But if it’s going to happen, it’s going to require certain players to perform at the edges of their expectations. Here is a list, to this Royals fan, of the 25 people with the most impact on the Royals’ chances to run a flag up a pole at the new Kauffman Stadium this year. This isn’t a list of the 25 best players, but the 25 players whose performances could shape the outcome of the division. Joakim Soria isn’t on this list, for instance; it’s not that he isn’t wildly important to the Royals’ chances of winning, but simply that he is very much a known commodity – he’s about as safe a bet as a reliever can be. The guys on this list are there precisely because they’re unknown commodities.
25. John Buck
The Royals’ chances this season depend in large part on having a lineup that contributes at every spot, and that requires the Royals to get more out of their catchers than just the occasional home run. Miguel Olivo is who he is – a ridiculously free swinger who crushes lefties – but Buck still has a glimmer of hope to be something more than who he has been. That’s an odd thing to say about a guy who has been about as consistent as any player in the majors. (Buck has been within 12 points of his career marks in batting average (.234), within 18 points of his .298 career OBP, and within 33 points of his .398 slugging average, in every season of his career.) Call this a hunch, that a combination of a clearer head and the work of the Bat Whisperer can get Buck back to where he was in early 2007, when he was absolutely destroying the ball. If the Royals do go to the playoffs, I’m guessing Buck, not Olivo, will be the starter behind the plate.
24. Rick Porcello/Ryan Perry
I’m cheating a little and combining these two guys together. Porcello and Perry, the Tigers’ last two #1 picks, both made the roster out of spring training, even though Porcello’s 20 years old and never pitched above A-ball, and Perry has all of 14 professional innings to his credit. I’ve already made fun of the Tigers’ decision to rush Porcello, but a friend pointed out a very significant difference between this decision and the one to start Jeremy Bonderman in the bigs: unlike in 2003, the Tigers are very much playing for this year, and if Porcello gives them the best shot at winning, then he needs to be with the team, service-time considerations be damned. Looking at their other options for the rotation – even with Porcello, includes Zach Miner – it’s hard to argue that Porcello doesn’t help them. Likewise Perry, given that elite college relievers are frequently ready within a year of being drafted, and given that the Tigers’ closer is the not-exactly-Riveraesque Fernando Rodney. If Porcello and Perry really are ready, the Tigers are going to be in the hunt. If they’re not, their pitching staff is strictly second-division caliber.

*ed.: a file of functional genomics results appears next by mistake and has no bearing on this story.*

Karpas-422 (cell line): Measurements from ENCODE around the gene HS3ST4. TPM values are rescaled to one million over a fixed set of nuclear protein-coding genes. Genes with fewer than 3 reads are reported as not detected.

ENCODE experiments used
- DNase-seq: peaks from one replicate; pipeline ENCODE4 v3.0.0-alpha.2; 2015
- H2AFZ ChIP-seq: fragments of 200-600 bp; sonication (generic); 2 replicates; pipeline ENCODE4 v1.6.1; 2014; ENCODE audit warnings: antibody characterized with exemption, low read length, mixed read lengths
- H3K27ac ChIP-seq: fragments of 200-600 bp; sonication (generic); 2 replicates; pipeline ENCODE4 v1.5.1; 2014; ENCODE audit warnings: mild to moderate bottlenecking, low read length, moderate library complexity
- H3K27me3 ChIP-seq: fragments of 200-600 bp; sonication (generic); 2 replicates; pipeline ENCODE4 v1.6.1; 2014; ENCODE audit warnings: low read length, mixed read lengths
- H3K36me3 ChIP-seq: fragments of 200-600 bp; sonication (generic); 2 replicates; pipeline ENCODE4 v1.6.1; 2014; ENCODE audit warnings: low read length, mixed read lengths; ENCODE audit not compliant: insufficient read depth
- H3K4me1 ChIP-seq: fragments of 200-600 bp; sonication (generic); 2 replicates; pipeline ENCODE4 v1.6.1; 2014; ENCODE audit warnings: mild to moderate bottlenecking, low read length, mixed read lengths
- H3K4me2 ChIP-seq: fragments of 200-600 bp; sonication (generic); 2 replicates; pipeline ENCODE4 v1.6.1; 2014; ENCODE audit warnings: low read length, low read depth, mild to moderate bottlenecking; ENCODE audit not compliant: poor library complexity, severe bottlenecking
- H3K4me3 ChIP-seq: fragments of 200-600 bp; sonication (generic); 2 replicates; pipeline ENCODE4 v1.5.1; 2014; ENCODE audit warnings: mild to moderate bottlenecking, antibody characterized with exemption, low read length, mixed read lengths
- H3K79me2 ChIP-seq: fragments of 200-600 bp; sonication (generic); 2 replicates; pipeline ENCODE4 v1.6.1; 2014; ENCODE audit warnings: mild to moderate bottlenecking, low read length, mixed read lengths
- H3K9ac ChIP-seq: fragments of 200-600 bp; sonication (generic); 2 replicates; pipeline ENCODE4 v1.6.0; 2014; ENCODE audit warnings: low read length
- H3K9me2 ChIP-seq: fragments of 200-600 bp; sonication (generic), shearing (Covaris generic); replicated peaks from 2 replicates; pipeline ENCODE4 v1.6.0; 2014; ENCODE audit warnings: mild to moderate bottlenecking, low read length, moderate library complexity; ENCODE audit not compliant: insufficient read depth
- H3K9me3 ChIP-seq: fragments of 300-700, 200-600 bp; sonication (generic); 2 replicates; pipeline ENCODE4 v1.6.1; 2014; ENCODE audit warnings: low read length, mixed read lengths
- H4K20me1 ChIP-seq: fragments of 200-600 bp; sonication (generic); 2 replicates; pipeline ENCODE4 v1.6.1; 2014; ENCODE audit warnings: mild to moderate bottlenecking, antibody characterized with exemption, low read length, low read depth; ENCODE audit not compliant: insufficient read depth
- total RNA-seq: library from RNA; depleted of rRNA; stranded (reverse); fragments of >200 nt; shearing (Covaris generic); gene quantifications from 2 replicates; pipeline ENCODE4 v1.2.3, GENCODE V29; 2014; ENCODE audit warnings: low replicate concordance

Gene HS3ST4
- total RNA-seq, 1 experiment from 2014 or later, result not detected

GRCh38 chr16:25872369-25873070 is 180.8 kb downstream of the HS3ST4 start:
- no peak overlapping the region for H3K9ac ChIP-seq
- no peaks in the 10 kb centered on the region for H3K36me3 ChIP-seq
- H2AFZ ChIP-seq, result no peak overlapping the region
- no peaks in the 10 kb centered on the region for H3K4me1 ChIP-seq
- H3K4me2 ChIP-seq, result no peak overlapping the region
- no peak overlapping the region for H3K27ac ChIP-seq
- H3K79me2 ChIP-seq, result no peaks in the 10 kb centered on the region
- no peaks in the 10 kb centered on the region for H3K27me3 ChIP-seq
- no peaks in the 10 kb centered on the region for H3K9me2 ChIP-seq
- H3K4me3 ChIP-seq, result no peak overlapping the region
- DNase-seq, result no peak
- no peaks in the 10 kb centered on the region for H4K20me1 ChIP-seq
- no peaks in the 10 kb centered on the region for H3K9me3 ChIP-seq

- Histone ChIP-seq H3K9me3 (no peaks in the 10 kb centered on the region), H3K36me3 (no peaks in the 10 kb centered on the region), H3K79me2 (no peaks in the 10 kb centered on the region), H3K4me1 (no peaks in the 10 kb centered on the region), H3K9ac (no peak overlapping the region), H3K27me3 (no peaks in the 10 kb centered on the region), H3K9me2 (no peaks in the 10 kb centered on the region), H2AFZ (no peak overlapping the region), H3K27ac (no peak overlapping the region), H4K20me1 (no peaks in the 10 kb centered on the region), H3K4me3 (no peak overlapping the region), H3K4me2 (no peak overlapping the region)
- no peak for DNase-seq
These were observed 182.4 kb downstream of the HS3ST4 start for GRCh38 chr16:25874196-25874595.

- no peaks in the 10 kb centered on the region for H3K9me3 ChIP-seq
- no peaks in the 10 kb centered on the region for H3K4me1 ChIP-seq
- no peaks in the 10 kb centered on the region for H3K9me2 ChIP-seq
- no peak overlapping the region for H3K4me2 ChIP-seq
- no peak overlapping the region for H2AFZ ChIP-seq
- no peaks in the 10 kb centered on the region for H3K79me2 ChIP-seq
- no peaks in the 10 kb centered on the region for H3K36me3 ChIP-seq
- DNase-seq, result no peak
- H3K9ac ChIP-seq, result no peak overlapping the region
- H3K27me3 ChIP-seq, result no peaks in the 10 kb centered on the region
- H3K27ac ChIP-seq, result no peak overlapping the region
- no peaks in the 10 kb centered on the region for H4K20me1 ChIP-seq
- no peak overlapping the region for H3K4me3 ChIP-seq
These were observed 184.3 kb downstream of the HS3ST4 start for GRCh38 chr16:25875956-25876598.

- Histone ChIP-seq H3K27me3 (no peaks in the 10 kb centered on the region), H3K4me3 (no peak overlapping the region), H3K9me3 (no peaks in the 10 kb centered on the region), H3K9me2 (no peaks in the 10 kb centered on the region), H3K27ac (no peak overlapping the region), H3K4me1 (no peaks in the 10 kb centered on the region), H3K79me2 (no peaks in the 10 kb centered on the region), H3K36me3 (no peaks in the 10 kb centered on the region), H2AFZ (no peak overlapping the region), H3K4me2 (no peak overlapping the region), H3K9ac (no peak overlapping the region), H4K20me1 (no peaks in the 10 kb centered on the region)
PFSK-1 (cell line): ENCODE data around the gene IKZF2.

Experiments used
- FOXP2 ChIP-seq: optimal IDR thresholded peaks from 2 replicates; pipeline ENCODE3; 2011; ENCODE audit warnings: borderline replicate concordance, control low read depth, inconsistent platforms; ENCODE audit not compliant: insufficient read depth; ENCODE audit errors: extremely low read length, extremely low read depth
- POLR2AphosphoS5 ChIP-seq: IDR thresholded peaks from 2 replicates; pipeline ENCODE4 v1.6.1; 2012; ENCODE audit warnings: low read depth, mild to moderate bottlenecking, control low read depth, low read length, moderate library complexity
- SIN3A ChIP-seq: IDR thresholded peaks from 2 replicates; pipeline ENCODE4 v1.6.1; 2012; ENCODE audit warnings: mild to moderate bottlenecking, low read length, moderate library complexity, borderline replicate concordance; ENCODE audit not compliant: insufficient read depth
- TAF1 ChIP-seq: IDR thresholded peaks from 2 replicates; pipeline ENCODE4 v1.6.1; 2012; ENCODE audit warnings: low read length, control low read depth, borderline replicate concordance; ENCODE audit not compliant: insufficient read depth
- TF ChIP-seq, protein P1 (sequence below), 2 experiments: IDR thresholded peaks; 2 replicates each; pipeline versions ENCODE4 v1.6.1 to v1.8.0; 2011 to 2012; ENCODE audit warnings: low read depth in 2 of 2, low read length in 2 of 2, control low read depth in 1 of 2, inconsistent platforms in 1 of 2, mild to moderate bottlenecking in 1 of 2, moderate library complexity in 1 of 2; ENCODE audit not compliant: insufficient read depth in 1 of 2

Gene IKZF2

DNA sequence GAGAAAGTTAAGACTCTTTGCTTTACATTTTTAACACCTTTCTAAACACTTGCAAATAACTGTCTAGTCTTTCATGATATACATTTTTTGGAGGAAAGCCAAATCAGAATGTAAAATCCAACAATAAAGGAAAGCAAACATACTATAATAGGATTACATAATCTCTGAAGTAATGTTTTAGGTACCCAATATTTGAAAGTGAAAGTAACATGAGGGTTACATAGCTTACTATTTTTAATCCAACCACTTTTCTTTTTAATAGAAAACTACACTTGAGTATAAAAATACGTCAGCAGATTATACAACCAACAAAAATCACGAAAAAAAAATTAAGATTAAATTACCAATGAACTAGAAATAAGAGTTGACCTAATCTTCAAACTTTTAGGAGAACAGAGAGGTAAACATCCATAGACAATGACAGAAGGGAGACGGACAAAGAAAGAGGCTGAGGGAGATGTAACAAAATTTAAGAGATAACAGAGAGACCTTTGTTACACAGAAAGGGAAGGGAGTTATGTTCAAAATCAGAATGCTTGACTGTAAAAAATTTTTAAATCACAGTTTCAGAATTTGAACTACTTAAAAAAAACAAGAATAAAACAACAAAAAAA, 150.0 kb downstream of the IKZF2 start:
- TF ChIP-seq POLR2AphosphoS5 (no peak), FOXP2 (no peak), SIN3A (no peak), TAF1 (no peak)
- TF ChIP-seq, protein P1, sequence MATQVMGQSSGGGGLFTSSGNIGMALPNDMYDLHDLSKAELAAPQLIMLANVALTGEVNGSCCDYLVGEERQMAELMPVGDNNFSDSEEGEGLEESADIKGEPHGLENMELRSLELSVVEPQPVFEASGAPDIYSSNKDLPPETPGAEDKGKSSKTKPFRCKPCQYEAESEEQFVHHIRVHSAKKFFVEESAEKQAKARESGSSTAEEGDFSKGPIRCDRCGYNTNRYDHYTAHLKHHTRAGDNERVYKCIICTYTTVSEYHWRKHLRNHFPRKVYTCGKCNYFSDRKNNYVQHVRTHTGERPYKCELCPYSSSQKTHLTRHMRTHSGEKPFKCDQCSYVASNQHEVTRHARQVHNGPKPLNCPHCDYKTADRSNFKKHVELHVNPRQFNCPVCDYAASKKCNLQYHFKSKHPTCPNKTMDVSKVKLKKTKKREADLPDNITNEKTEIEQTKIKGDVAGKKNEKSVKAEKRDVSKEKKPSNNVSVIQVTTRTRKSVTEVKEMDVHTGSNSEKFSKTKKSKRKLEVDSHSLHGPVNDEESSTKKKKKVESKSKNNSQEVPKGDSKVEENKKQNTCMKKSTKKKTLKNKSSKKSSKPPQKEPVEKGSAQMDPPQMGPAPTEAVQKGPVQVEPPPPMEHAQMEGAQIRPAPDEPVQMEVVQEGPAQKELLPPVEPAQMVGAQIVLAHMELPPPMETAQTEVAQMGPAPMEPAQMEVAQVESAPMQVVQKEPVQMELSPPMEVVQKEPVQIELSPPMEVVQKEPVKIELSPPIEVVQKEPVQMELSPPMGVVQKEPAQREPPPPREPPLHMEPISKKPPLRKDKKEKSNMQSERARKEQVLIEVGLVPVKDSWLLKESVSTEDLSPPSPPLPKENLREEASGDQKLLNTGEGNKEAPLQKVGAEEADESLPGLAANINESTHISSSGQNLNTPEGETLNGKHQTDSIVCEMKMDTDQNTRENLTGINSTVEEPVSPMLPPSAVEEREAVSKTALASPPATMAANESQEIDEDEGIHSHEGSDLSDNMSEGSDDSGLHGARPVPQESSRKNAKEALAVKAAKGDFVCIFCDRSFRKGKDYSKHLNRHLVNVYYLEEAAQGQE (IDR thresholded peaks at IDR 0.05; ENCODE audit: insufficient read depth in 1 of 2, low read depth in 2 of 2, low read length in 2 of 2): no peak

23. Ozzie Guillen
I have rarely been more wrong about a manager than I was about Ozzie Guillen, who given his antics as a player came across as someone who would wear out his welcome in the manager’s chair quickly. Those concerns have proven to be, ahem, overstated. Guillen has managed to find a way to light a fire under his players without ever letting that fire rage out of control. He’s just crazy enough to intimidate his players without being so crazy as to freak them out completely. He’s Billy Martin without the psychosis, in other words. His act doesn’t work every year, but it worked in 2005, and it worked in 2008. On paper the White Sox look like an under-.500 squad, but if Guillen (and Don Cooper, maybe the most underrated pitching coach in baseball) work their magic again, they can once again tell PECOTA where to stick its algorithms.
22. Juan Cruz
It’s easy to overstate the impact of a reliever – that’s what led the Royals to throwing $9 million at Kyle Farnsworth – but the addition of Cruz seemed to change the perception of the Royals’ bullpen from a potential liability into an unquestioned strength. If he’s the same pitcher he’s been the last two years, ringing up hitters in bunches and keeping his ERA around 3, the Royals will never miss Ramon Ramirez. A Cruz-Soria combination can shorten a lot of games to seven innings, and Farnsworth, Mahay, and Tejeda are nice options to have in the sixth and seventh. But Cruz’s control issues and the velocity he generates on a frame listed at 155 pounds makes him far from a sure bet.
21. Asdrubal Cabrera